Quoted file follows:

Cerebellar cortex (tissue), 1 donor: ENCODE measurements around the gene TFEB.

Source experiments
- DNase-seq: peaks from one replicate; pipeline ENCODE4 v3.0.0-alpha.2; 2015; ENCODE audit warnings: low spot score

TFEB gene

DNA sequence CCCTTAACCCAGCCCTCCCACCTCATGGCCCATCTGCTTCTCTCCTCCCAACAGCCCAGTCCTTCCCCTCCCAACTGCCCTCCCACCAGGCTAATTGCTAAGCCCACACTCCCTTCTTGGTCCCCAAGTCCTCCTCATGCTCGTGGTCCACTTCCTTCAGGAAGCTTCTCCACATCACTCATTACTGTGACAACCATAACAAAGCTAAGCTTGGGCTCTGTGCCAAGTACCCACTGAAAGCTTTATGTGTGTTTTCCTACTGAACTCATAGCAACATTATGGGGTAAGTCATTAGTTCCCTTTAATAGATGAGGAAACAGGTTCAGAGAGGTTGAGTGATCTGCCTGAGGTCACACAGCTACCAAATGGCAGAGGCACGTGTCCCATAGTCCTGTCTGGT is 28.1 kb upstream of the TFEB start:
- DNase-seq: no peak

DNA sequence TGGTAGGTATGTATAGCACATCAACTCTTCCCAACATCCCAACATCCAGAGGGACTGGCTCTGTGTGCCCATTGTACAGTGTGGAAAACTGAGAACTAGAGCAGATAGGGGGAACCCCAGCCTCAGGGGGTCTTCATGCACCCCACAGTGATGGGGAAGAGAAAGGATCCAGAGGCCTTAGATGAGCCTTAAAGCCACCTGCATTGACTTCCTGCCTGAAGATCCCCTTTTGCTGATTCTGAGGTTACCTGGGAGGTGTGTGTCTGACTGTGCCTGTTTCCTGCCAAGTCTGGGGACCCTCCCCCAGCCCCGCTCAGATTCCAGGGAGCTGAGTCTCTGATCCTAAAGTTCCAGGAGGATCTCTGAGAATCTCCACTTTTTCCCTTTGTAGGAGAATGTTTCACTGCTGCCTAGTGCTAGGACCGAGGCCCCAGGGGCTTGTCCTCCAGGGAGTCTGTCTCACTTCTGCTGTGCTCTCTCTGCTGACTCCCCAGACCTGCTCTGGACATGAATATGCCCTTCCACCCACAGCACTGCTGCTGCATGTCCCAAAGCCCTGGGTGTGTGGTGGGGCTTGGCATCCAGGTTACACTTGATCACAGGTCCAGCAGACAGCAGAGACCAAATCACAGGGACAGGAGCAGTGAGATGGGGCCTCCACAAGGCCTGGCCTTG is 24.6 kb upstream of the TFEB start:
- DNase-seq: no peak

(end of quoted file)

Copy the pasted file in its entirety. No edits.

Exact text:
Cerebellar cortex (tissue), 1 donor: ENCODE measurements around the gene TFEB.

Source experiments
- DNase-seq: peaks from one replicate; pipeline ENCODE4 v3.0.0-alpha.2; 2015; ENCODE audit warnings: low spot score

TFEB gene

DNA sequence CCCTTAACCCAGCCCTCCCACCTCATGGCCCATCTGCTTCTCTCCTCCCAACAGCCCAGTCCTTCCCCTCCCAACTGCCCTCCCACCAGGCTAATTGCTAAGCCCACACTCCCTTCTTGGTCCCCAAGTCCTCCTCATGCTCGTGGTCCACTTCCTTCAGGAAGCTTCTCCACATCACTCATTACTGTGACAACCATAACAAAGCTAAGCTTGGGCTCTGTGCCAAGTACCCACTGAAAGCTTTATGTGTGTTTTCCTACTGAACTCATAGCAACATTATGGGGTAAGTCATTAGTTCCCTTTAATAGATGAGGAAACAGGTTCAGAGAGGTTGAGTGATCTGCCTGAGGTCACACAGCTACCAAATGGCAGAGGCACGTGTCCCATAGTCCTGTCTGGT is 28.1 kb upstream of the TFEB start:
- DNase-seq: no peak

DNA sequence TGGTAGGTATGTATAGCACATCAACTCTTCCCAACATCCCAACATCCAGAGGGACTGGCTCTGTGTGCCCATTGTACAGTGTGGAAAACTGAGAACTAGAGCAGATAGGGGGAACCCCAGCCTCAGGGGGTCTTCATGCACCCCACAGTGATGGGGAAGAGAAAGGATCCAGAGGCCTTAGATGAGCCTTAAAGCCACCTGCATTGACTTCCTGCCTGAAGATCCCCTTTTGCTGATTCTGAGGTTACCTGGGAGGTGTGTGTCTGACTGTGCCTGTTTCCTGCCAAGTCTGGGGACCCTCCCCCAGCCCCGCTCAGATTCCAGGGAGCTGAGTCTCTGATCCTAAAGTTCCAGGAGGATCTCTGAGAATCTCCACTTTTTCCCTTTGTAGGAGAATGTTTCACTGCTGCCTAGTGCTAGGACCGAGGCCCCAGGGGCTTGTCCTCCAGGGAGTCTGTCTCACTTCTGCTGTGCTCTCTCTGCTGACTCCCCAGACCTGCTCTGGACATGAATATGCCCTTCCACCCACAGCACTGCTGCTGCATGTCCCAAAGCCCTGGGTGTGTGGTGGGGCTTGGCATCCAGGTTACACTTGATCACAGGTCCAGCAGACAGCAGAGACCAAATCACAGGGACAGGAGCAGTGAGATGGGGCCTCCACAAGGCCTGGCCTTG is 24.6 kb upstream of the TFEB start:
- DNase-seq: no peak